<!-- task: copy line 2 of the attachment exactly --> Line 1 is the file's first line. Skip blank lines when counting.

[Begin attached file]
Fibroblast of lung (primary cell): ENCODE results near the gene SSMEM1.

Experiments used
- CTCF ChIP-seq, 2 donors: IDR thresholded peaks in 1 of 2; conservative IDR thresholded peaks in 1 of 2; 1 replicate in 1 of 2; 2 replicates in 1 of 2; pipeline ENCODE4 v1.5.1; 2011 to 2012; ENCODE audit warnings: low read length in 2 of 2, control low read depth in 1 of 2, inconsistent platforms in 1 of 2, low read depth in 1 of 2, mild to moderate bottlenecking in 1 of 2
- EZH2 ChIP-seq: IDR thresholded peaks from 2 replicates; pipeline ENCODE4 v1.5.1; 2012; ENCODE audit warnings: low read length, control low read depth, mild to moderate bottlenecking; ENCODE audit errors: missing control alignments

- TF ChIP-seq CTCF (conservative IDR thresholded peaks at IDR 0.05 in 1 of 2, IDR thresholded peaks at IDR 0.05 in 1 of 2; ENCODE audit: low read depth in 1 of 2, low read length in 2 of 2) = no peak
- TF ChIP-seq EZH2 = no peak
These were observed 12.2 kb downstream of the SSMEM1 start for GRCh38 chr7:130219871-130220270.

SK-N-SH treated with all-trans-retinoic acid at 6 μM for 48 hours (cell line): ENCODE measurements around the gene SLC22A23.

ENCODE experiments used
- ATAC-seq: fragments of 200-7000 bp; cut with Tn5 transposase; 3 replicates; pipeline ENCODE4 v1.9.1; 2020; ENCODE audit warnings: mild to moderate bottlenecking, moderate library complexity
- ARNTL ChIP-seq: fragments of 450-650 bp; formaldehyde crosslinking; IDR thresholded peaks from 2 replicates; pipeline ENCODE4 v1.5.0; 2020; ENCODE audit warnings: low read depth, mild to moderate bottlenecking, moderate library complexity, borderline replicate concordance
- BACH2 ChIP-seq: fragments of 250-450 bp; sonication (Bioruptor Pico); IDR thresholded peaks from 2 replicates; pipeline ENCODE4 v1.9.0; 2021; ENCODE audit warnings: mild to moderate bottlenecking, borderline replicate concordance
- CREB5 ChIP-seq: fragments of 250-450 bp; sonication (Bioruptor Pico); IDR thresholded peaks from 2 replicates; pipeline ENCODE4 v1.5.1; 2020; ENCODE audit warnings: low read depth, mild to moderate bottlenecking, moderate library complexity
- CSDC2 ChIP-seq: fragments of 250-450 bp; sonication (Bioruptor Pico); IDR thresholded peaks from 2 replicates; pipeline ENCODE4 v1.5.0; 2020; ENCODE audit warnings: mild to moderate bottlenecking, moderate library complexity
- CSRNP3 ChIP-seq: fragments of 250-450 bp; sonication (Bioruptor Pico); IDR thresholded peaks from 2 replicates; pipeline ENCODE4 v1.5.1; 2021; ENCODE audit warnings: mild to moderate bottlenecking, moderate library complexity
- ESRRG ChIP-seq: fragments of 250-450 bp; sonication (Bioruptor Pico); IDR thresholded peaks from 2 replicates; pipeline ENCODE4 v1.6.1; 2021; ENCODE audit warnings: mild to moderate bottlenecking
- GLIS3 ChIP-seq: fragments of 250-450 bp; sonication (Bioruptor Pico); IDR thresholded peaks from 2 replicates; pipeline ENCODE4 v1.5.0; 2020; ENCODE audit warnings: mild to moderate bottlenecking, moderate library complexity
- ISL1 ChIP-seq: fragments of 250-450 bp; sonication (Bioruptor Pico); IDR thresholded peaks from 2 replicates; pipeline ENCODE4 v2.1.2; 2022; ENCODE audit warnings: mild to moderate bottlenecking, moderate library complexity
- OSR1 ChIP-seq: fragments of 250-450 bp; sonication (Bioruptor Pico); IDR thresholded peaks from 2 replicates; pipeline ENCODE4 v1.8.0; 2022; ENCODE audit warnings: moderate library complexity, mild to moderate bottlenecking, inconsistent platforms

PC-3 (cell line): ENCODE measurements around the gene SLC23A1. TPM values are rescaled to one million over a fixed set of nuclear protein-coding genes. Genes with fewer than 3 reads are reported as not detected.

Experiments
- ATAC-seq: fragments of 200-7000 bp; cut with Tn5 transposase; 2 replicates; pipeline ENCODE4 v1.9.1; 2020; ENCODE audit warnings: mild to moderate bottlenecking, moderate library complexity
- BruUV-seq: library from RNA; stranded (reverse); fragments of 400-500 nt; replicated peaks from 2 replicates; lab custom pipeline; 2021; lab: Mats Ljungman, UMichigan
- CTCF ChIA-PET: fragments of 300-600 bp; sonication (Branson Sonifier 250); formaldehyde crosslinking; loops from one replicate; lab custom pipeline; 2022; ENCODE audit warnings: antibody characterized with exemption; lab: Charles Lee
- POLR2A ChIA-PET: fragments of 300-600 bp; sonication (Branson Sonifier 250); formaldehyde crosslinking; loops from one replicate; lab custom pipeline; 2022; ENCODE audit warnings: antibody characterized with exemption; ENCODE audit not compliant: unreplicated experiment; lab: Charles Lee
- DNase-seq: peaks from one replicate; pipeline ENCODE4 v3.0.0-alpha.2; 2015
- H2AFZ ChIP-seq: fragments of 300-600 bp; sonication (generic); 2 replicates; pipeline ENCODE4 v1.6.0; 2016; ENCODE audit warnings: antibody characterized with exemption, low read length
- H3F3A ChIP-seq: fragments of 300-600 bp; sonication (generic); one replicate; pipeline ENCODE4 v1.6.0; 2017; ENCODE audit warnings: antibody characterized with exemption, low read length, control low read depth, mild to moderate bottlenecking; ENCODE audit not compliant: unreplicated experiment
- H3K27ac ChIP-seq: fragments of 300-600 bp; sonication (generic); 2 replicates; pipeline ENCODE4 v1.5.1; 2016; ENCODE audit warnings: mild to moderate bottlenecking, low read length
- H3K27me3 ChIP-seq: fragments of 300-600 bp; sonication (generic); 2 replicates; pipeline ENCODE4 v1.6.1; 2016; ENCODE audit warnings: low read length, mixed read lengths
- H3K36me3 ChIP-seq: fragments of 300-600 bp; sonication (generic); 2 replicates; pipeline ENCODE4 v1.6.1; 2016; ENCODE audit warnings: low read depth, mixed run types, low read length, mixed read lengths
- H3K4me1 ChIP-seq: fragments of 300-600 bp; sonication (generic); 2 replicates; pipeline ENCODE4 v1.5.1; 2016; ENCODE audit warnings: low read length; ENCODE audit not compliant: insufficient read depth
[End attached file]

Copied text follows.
Experiments used